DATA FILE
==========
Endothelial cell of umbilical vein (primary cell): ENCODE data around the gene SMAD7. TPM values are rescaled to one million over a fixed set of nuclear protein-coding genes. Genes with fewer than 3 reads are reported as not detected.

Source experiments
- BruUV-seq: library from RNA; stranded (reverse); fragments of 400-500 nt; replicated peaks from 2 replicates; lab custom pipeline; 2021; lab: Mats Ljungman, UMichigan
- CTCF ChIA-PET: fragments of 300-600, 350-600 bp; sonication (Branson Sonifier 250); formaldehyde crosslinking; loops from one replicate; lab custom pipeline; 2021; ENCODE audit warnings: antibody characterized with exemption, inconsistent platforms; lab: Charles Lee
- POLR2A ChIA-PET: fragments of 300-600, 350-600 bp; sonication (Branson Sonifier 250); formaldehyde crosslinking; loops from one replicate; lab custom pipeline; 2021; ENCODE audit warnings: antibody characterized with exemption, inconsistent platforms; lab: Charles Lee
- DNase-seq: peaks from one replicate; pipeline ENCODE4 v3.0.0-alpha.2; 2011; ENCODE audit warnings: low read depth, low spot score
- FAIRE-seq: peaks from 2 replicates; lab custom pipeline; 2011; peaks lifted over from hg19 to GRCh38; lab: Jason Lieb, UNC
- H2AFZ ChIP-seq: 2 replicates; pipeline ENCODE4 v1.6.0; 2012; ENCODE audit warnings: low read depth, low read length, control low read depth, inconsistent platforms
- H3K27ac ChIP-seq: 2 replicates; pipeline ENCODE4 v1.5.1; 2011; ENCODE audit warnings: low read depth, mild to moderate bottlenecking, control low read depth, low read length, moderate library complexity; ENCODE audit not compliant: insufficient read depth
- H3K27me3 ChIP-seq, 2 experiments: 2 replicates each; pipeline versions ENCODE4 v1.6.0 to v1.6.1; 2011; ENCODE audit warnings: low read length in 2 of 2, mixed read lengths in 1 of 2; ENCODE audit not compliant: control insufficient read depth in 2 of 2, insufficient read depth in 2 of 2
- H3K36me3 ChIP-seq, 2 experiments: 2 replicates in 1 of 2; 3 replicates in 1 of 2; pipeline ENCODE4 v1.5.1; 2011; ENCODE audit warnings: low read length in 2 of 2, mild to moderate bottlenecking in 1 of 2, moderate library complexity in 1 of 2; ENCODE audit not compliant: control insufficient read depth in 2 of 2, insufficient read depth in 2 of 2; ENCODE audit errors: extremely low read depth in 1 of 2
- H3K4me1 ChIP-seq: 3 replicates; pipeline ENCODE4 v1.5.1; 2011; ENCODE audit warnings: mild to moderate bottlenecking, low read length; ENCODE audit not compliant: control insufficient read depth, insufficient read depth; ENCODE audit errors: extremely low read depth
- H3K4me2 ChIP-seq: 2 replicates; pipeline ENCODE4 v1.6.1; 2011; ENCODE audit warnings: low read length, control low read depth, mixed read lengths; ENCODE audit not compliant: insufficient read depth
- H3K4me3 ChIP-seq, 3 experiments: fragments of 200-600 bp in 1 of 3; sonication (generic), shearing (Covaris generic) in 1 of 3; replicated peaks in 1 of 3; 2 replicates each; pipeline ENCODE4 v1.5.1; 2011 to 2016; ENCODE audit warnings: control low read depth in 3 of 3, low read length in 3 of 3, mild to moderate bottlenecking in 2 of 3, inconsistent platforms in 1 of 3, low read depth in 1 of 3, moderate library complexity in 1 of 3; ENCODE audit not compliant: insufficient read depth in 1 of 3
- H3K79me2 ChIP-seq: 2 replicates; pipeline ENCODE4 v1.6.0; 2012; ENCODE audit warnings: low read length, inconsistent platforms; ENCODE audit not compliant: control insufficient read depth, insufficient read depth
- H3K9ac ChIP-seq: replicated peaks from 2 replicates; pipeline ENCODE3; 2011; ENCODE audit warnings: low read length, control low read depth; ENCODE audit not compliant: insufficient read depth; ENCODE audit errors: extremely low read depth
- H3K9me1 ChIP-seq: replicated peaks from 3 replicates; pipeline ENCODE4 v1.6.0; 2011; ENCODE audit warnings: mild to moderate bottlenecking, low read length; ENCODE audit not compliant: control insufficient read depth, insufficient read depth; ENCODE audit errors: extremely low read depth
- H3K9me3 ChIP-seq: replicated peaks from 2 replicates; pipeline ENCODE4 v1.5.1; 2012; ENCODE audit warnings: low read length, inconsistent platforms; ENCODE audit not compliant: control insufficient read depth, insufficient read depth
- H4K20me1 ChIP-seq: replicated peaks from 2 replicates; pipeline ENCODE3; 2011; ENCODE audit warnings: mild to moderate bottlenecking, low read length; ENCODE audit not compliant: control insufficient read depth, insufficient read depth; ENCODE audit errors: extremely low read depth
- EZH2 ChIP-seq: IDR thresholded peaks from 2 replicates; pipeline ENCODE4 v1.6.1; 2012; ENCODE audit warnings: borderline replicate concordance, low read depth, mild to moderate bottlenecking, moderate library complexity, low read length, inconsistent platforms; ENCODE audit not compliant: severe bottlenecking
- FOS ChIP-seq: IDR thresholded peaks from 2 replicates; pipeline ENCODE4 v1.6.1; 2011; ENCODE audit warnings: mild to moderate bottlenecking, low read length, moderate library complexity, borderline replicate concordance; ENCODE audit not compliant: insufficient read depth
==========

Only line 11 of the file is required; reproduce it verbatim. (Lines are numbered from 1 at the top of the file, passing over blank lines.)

- H3K36me3 ChIP-seq, 2 experiments: 2 replicates in 1 of 2; 3 replicates in 1 of 2; pipeline ENCODE4 v1.5.1; 2011; ENCODE audit warnings: low read length in 2 of 2, mild to moderate bottlenecking in 1 of 2, moderate library complexity in 1 of 2; ENCODE audit not compliant: control insufficient read depth in 2 of 2, insufficient read depth in 2 of 2; ENCODE audit errors: extremely low read depth in 1 of 2